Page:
Ryanair CEO Michael O’Leary has said that he does not expect Air Malta to be profitable, ever. The comment came as the low-cost carrier continues growing in Malta while the flag carrier struggles to remain afloat. However, that doesn’t mean the end of state-backed carriers, according to O’Leary.
Not going anywhere
Air Malta’s woes are well-publicized, with the carrier making deep cuts to its employee numbers to survive the fallout from the pandemic and earlier. However, with the EU’s approval of a €290 million bailout in doubt, the airline might be forced into bankruptcy soon.
Malta’s current biggest operator, Ryanair, believes that even if the airline survives it will never be profitable. On this, CEO Michael O’Leary told The Malta Independent,
“Even when it is bankrupt, which Air Malta is, government will find a way to keep it alive. I don’t think that Air Malta will disappear but I think it’s going to prove to be very difficult to make it break even. It will never make a profit.”
Ryanair is the largest operator to and from Malta and has held that title for over half a decade now. Photo: Vincenzo Pace I Simple Flying
The reason behind this is Air Malta’s fleet size of only eight aircraft, said O’Leary. The lack of planes means the carrier is unable to offer the maximum competitive routes and will be undercut by low-cost giants which can offer cheaper services across Europe by basing more planes in the country instead.
Ryanair still growing
While Air Malta sorts out its financial situation, Ryanair is pushing ahead with its expansion in the country. Last week, the carrier announced five new winter routes out of the capital, Valletta, flying to Bordeaux, Bournemouth, Lisbon, Shannon, and Stockholm.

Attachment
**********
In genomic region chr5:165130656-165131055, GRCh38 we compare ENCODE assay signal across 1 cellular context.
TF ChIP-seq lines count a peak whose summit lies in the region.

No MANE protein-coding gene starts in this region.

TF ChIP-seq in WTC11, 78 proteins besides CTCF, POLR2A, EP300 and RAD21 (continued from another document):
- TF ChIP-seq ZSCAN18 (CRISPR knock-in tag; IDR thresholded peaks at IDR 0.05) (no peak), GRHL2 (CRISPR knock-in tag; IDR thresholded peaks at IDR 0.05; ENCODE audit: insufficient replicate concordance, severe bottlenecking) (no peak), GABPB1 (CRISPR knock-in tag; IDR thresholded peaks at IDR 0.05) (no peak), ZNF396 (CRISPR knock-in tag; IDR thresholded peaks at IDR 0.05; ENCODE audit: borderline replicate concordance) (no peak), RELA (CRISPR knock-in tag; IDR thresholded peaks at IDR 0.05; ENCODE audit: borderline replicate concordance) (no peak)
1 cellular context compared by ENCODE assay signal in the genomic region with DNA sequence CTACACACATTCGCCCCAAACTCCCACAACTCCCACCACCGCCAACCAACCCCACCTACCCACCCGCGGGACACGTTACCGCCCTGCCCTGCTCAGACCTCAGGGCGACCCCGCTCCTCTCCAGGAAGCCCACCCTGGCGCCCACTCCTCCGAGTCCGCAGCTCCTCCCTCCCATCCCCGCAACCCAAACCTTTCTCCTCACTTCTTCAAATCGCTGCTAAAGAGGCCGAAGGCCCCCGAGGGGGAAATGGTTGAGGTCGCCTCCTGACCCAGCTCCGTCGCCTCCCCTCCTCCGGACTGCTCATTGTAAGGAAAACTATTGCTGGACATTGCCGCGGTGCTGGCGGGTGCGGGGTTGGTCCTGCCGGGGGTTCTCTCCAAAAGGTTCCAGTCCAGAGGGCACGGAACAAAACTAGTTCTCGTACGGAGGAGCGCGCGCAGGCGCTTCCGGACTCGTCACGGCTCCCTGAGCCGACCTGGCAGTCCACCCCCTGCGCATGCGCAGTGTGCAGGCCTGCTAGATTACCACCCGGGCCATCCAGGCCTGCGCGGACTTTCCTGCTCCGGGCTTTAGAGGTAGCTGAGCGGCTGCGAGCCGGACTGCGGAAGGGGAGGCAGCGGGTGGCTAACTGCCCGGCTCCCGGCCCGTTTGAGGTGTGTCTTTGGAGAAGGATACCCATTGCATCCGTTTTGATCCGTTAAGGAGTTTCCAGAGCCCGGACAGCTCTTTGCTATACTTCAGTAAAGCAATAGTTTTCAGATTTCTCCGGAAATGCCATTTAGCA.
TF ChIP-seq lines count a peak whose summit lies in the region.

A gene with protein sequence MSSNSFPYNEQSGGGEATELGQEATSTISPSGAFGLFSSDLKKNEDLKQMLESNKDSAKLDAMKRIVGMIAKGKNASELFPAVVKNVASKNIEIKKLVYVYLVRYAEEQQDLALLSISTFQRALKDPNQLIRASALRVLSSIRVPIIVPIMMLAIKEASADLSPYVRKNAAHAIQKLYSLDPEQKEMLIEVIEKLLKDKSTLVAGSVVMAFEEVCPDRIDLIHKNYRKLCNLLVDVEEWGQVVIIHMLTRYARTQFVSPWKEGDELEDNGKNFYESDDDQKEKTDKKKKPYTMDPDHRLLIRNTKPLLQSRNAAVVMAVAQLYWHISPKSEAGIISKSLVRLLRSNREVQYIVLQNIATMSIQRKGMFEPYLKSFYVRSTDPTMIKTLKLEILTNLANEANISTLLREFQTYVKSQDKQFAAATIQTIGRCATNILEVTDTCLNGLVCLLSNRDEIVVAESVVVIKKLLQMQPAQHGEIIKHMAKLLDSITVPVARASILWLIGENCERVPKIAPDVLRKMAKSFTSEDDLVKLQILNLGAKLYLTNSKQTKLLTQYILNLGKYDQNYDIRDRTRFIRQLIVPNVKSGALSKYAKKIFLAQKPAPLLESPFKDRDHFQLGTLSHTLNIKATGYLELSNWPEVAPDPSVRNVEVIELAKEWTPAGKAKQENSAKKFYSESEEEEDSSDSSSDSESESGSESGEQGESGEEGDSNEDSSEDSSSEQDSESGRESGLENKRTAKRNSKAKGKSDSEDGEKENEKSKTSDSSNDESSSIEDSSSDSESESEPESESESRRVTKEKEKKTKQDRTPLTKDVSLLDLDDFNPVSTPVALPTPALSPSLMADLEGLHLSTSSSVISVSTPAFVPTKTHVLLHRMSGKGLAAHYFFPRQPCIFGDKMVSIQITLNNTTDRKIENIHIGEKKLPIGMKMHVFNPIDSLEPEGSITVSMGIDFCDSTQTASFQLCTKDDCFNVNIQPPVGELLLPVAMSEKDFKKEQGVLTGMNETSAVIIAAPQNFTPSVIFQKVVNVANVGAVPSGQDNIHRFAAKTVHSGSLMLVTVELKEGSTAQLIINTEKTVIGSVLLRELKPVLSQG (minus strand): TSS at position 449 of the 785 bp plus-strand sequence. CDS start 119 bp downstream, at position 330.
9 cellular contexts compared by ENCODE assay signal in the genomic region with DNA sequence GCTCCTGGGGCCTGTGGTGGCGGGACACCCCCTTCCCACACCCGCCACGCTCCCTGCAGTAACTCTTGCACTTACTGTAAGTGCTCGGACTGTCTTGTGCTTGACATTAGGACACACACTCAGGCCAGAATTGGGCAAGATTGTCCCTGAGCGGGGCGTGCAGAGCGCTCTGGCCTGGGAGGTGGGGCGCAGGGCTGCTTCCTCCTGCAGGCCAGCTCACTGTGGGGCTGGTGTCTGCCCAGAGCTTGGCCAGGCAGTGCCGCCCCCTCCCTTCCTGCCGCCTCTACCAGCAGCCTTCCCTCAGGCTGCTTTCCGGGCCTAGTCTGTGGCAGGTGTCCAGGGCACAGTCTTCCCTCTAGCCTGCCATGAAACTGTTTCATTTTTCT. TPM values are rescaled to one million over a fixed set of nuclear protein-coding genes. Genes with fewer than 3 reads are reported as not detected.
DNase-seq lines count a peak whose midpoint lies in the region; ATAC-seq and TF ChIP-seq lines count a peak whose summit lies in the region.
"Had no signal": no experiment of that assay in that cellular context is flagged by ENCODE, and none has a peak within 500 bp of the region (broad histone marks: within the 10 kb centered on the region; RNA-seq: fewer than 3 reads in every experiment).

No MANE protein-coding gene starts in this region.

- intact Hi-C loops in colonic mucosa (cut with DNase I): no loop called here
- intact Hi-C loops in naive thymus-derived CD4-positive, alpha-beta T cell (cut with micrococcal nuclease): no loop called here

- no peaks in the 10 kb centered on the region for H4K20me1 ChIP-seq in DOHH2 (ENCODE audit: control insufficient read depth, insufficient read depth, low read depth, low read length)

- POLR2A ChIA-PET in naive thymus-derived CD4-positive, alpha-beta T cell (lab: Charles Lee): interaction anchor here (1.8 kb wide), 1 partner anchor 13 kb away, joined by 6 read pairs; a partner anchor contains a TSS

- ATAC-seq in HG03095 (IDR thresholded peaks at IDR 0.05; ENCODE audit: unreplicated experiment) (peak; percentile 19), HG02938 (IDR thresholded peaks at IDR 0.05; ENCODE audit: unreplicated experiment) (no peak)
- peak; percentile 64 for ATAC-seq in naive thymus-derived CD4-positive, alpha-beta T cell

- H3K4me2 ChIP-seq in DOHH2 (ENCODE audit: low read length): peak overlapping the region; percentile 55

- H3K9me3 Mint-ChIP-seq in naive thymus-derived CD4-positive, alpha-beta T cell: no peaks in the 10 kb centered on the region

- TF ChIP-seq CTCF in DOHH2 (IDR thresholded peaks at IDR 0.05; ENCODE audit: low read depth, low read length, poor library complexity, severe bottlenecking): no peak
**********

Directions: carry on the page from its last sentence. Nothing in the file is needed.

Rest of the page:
To aid the expansion, Ryanair has also opened its first aircraft hangar in Malta, with more coming over the next five years as well. With the 737 MAX now serving the country, O’Leary talked about the environmental advantages of the dense, 197-seat narrowbody.
Ryanair owns the Malta Air subsidiary. Photo: Ryanair
It is important to note that Ryanair owns subsidiary carrier Malta Air, which operates most of the routes to and from the country. The joint venture with the government was set up in 2019 and has since grown into a powerhouse for the country, with nearly 70 routes and scores of aircraft coming from parent Ryanair’s massive Boeing order.
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With the cost of oil on the minds of most in Europe, many are wondering how much ticket prices will rise in response. Michael O’Leary has already stated that the days of €9.99 ($9.67) fares are over for now, but that may not mean drastic increases are following either. Instead, average fares could rise from around €40 ($38.7) in 2021 to €50 ($48.4) by 2025-26, a gradual rise. However, a drop in the price of oil could reverse this trend as well, bringing back the discount fares we know and love.
What do you think about the future of Air Malta? Let us know in the comments below.
Source: The Malta Independent